Energy: Intake and Expenditure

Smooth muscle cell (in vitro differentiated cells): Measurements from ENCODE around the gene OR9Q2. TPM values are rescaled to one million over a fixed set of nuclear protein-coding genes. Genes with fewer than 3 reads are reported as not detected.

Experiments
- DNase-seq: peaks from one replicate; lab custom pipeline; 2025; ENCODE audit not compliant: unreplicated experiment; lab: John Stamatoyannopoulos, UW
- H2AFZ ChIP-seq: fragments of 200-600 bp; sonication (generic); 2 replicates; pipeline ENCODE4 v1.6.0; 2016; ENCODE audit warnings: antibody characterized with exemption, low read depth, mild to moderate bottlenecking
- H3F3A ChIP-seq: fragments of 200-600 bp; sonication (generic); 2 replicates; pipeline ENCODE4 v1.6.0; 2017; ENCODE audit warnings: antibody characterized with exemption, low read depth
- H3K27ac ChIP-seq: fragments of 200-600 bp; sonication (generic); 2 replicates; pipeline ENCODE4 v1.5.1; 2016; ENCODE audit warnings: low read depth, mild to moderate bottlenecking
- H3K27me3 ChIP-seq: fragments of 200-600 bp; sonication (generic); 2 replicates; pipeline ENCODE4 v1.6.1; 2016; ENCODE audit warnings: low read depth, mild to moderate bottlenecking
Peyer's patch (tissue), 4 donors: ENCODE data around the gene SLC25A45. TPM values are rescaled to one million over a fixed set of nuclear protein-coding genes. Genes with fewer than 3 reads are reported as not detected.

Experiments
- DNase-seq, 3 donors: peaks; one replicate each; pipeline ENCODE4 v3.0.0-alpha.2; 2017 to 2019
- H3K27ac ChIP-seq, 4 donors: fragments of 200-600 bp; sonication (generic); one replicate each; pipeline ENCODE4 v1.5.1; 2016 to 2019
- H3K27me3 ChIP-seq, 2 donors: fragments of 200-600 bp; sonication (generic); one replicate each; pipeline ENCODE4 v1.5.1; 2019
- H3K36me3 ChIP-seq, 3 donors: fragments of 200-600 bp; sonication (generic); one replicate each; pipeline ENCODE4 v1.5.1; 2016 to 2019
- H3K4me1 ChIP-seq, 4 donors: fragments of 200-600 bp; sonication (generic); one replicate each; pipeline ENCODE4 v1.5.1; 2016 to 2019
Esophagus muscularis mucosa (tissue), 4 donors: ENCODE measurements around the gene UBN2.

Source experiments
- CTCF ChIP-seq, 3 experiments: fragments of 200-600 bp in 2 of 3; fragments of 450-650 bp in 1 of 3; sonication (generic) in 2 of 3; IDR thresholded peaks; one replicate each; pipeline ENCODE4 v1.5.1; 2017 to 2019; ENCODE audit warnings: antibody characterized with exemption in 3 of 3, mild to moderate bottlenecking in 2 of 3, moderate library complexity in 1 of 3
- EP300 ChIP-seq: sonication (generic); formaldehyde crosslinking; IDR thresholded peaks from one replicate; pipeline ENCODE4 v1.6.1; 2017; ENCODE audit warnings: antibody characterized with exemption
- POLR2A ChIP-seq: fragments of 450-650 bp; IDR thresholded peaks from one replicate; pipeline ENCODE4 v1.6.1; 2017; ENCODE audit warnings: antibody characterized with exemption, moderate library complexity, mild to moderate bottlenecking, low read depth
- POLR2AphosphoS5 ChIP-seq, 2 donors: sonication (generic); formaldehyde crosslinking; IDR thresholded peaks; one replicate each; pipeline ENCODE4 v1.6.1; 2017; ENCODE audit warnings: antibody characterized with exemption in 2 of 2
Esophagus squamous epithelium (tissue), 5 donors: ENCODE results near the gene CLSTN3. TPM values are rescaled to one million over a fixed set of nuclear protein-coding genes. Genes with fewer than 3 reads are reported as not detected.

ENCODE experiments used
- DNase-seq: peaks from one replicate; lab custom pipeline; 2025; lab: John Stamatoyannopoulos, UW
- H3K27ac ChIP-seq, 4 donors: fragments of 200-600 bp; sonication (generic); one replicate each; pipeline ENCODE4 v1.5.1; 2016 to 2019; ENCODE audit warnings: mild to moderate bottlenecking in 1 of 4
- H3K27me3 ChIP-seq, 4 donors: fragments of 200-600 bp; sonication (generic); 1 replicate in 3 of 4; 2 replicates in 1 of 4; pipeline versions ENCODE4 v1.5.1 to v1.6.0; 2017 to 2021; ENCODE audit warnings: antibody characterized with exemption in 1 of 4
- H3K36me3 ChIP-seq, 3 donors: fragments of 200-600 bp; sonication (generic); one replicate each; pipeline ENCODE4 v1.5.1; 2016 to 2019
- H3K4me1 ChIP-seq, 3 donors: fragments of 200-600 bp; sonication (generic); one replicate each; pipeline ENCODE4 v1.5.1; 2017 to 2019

The term ‘energy’ is confused or poorly understood because in lay language it is often used to refer to a subjective feeling of alertness. In nutritional science, ‘energy’ refers to the metabolic fuel needed for all bodily functions. We need a continuous supply of energy for the basic physiological functioning of the body, particularly at cellular level in active transport pumps, but also more apparent functions, such as breathing, digestion and excretion. The most energy-demanding organ is the brain. In addition, our muscles require energy to function, the heart to keep blood circulating to the tissues and our skeletal muscles to maintain posture, balance and mobility. For any activity, whether it has to do with our occupation, movement, domestic activity or leisure, more energy must be supplied. Even when we are asleep, we are using energy. In the early years of life and during pregnancy and lactation, additional energy is required for growth.